The Court said that it cannot be justified in all cases for police to provide prospective employers with details of even "minor" offences and cautions given to individuals as part of a criminal record checking process.
The Government has said it will seek permission to appeal against the judgment at the Supreme Court, according to a report by the BBC.
The Court of Appeal had assessed whether laws governing police behaviour and the rehabilitation of offenders provided for justifiable invasions into individuals' private lives. The rules require police to disclose all "recordable" offences and warnings relating to individuals on an 'enhanced criminal record certificate' (ECRC) which can be requested by employers.
However, the Court said it was not right that in some cases individuals' job prospects could be put at risk because of the disclosure of minor offences they have committed, or warnings they had been given, particularly if they had been a child at the time.
"It is the very fact that [disclosure] is mandatory in all cases that is the objectionable feature of the scheme and which, in our view, renders it incompatible with [the right to privacy set out in the European Convention on Human Rights (ECHR)]," the Master of the Rolls, Lord Dyson, said in the ruling.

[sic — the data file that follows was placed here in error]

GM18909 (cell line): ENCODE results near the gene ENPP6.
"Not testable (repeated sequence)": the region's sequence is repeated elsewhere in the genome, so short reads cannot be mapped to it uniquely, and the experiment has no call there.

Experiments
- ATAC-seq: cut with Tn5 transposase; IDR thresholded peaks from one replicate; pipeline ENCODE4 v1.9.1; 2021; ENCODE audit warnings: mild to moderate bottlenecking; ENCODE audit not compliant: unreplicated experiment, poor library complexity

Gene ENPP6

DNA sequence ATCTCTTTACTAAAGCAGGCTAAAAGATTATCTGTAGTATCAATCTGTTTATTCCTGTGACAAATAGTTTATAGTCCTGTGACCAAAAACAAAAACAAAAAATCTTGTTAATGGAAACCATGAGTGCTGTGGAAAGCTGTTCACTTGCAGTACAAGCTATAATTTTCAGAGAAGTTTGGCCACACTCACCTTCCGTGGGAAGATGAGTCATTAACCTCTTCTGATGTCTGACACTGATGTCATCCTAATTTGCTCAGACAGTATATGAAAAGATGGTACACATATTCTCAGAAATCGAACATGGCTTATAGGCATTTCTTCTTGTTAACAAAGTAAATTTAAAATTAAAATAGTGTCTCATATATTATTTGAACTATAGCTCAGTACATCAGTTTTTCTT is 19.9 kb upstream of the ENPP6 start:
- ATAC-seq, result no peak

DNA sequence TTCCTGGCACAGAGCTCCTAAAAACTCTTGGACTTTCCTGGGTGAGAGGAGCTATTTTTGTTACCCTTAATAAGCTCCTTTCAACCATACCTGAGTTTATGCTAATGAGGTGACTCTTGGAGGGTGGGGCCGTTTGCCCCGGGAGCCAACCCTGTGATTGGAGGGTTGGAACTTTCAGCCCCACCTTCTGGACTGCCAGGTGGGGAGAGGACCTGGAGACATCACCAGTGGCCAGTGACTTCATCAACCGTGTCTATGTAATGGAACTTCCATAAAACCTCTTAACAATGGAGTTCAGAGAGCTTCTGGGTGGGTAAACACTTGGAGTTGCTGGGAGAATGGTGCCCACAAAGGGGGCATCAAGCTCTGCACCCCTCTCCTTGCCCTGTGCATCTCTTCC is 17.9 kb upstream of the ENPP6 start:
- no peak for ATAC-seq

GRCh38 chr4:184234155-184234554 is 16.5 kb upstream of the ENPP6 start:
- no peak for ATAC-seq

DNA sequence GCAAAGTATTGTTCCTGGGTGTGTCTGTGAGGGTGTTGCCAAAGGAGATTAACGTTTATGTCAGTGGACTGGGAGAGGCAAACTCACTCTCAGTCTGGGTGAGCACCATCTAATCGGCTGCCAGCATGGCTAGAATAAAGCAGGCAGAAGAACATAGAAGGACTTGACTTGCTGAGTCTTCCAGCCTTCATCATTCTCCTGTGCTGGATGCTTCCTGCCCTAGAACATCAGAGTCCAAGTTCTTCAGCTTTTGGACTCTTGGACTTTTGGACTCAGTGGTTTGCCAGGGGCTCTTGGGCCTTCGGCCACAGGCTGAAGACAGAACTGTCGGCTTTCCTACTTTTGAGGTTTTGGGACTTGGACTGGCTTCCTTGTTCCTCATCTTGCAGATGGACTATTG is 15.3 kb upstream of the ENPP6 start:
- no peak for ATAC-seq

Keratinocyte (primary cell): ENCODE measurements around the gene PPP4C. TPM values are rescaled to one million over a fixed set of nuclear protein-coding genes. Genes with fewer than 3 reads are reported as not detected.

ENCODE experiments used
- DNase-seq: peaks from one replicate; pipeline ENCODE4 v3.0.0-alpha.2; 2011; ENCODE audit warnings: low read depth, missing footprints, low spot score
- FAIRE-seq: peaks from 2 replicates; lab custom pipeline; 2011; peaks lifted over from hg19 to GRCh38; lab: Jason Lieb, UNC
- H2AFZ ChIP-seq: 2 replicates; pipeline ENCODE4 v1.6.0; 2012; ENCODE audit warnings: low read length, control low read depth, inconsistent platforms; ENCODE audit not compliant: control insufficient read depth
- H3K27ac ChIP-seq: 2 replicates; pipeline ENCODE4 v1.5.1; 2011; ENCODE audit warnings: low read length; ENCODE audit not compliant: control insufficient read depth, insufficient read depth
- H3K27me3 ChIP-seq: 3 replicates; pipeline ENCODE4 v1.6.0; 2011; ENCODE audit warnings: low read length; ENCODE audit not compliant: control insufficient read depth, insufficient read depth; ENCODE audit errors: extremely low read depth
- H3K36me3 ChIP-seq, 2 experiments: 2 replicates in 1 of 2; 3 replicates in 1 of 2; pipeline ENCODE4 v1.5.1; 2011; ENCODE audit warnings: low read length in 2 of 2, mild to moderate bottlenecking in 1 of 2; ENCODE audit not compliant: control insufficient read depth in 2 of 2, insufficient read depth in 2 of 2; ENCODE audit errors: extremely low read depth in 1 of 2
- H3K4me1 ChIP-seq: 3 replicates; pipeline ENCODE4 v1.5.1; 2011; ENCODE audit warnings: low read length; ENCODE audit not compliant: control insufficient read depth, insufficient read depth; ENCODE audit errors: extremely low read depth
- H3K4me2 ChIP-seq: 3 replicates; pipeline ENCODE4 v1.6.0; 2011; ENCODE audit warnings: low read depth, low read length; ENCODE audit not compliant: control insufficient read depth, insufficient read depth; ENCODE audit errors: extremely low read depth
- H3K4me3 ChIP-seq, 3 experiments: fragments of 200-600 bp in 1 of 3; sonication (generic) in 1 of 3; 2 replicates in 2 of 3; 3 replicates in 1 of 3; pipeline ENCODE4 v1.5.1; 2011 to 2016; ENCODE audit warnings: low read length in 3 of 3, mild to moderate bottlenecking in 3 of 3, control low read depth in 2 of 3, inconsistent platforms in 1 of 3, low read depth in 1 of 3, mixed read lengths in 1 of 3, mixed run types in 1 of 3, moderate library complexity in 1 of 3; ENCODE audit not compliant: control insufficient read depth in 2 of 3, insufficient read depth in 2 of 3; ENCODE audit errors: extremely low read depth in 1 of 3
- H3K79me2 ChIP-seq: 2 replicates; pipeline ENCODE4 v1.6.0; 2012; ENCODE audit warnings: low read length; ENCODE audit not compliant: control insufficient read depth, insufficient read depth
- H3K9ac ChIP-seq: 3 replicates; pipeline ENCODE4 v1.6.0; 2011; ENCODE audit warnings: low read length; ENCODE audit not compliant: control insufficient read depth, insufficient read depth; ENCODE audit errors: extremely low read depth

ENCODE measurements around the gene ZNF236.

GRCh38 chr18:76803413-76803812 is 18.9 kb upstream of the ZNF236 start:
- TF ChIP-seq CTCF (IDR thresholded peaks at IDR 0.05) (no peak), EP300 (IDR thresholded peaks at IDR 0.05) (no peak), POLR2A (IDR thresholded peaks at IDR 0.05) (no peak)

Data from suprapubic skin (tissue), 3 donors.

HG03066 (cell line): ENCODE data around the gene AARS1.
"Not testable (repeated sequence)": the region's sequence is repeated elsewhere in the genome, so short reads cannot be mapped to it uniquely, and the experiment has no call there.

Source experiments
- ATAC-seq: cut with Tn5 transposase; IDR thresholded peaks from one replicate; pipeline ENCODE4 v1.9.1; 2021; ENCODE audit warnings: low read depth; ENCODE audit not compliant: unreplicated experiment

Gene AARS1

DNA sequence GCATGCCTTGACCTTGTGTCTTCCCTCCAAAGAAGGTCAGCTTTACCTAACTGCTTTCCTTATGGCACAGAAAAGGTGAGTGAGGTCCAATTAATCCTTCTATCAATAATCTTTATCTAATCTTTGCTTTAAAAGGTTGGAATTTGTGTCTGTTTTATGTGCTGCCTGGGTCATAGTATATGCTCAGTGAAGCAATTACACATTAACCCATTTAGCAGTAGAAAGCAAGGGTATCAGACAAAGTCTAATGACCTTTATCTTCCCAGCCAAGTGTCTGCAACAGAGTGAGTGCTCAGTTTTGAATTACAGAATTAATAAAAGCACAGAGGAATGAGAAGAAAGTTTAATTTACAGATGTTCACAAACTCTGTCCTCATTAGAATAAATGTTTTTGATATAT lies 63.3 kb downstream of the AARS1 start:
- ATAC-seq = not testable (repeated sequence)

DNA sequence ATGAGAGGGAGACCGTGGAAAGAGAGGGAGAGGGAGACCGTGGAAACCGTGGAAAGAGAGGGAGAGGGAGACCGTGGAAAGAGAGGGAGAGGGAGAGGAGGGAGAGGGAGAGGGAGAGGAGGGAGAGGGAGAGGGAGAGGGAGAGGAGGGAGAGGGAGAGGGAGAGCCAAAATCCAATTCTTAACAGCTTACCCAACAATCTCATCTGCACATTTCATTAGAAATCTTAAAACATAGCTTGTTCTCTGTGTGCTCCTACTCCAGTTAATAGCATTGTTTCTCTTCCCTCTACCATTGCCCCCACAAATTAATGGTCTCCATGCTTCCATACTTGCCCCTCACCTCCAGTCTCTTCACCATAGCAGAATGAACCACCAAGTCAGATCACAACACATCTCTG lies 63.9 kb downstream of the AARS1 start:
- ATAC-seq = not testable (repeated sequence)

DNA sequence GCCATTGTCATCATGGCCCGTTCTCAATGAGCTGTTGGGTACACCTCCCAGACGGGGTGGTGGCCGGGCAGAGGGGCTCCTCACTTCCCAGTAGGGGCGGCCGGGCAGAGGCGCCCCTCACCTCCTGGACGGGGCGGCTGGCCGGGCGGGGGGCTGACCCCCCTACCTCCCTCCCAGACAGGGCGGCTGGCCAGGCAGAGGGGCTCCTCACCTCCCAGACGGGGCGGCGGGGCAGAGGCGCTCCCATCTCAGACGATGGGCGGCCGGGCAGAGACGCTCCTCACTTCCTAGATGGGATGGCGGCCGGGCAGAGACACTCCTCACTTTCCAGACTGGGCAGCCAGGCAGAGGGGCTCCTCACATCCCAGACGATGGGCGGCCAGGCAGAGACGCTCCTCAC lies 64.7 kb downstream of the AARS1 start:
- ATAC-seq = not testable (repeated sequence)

Under the ECHR everyone has a general right to privacy. The ECHR states, though, that public authorities can interfere with individuals' privacy providing it is in accordance with the law and it is "necessary in a democratic society in the interests of national security, public safety or the economic well-being of the country, for the prevention of disorder or crime, for the protection of health or morals, or for the protection of the rights and freedoms of others" for it to do so.
The Government had argued that the aims behind the criminal record disclosure rules that are in place justified the intrusion into individuals' private lives. It said disclosure of all the "recordable" information relating to individuals' criminal records was justified in order to provide "important protection for employers and for the children and vulnerable adults in their care". It said the actual effects of ECRC disclosures were "limited" because job applicants are "not automatically barred from employment" as a consequence of those disclosures.
The Government said that consideration was being given to the introduction of a filtering system whereby "old and minor convictions and cautions" would not always be required to be disclosed, but warned that there would be "significant practical difficulties" in creating such a filtering mechanism and said it "would involve the expenditure of substantial additional resources".
The Court of Appeal reviewed the Government's arguments in the context of three separate cases in which individuals argued that the criminal record check disclosure rules had breached their privacy rights.
The central case involved a man known only as 'T' who had been given two warnings in connection with the theft of two bikes when he was 11. Those police warnings had been disclosed in a police ECRC sought by a local football club in 2008 when T had applied for a part time job there.